Duane Heath

Stats show Boks have hope

2004-05-07 07:27

Cape Town - For someone who was never any good at maths, I've become quite a sucker for stats.

I can't recall who it was that said that there are "lies, damned lies and statistics", but I'd venture a guess that they must have caught a Bok game or two before penning the phrase.

With the first Test of the year just five weeks away, one thing's for certain: win them all, lose them all, or win some and lose some, Jake White's men in green will pass some unavoidable statistical milestones during the course of their 13-match season.

Yes, 13. The opponents are: Ireland (three), Wales (twice), New Zealand (twice), Australia (twice), Pacific Islands, England, Scotland and Argentina.

The last time a Springbok team undertook such a taxing schedule was in 1997 - although tellingly it took two coaches to get through that crazy workload: Carel du Plessis oversaw the infamous loss to the British Lions during his eight-game tenure, of which he only won three. Nick Mallett then took the team to Europe and won five in a row and we all know about the success that followed.

Statistically, though, the Boks have had it rough of late.

In the four years stretching back to June 10, 2000 (a 51-18 win over Canada in East London) the record books show that South Africa won just half of the 46 Tests they played in between the 1999 and 2003 World Cups. A win ratio of 50% made the period the worst in Springbok rugby history.

An escape from reality

Desperate supporters, faced with the shattered myth of Bok superiority, have sought solace in the stats that point to the Boks, over a 113-year history, still having won nearly 63% of their games.

What was I saying about damned lies? The history books might have looked impressive coming out of isolation, but with every passing season, those numbers become nothing more than an escape from reality.

Since losing 4-0 to Great Britain on July 30, 1891 in Port Elizabeth, South Africa have played 302 Tests, of which they've won 189. The "lost" column stands at 95 - and counting.

Unless White can fashion a magical turnaround in Bok fortunes, the statisticians will record an unwanted century sometime during the course of this international season. (But then who knows, with enough magic, we could be notching up a double ton of wins instead.)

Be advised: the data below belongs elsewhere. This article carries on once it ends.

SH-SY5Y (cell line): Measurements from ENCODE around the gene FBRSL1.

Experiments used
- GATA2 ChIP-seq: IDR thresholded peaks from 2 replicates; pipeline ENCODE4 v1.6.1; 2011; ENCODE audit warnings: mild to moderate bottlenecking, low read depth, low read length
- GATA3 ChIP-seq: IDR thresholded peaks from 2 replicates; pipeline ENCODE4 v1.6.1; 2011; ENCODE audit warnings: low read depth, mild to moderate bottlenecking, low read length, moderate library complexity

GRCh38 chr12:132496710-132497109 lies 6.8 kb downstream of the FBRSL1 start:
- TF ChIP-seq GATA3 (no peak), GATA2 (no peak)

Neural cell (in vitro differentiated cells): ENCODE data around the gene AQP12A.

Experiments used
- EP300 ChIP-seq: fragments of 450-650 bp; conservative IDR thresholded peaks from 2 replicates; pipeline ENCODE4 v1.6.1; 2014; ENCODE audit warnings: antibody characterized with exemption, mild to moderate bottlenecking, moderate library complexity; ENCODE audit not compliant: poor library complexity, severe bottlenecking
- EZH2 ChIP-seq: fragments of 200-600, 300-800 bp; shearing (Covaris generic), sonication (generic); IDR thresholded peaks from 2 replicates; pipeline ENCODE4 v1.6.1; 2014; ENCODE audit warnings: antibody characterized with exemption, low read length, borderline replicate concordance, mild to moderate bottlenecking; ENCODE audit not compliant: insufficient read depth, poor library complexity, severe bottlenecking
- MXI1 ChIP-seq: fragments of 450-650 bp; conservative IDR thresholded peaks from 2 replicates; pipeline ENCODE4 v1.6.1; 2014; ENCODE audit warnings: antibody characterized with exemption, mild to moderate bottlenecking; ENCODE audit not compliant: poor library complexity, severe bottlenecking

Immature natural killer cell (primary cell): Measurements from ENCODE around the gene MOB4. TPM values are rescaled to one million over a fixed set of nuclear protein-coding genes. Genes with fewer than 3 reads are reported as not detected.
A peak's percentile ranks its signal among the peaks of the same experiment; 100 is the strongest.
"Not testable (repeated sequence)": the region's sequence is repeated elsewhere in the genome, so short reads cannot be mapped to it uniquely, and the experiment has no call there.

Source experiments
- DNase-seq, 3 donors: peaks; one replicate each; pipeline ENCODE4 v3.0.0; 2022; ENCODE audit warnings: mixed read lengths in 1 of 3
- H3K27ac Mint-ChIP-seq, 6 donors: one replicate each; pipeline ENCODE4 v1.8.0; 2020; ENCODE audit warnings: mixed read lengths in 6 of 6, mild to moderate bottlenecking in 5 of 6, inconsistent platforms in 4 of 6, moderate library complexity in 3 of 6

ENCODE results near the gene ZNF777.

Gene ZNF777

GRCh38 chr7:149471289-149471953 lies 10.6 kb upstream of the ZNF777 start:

For long-suffering fans who think things can't get any worse, there's always 1965 to give us hope.

Purple patches

Today men such as Frik du Preez, Mannetjies Roux, Jan Ellis and Jannie Engelbrecht are living legends and rightfully so, but back then, for a season at least, they were just a bunch of no-hopers who played eight Tests and managed to lose seven of them. And no, they weren't all against the All Blacks and Wallabies, either. South Africa went down against Ireland in Dublin and, believe it or not, against Scotland at Murrayfield!

If there's one thing that statistics shows us, it's that purple patches are the exception, not the rule. The Boks' glory run under Nick Mallett came after a home loss to the Lions in 1997 and before the infamous 28-0 loss to the All Blacks in Dunedin in 1999.

Hopefully, in years to come, fans will be able to say that the Rudolf Straeuli years preceded the start of another golden era in Springbok rugby under Jake White.

The cynics will shout 'never!' but the numbers never lie. A good run by the men in green is, if nothing else, a statistical inevitability. The wheel always turns, but whether it rolls around quickly enough to get the Boks in gear this year is another story.

Do you agree? Tell Duane what you think.

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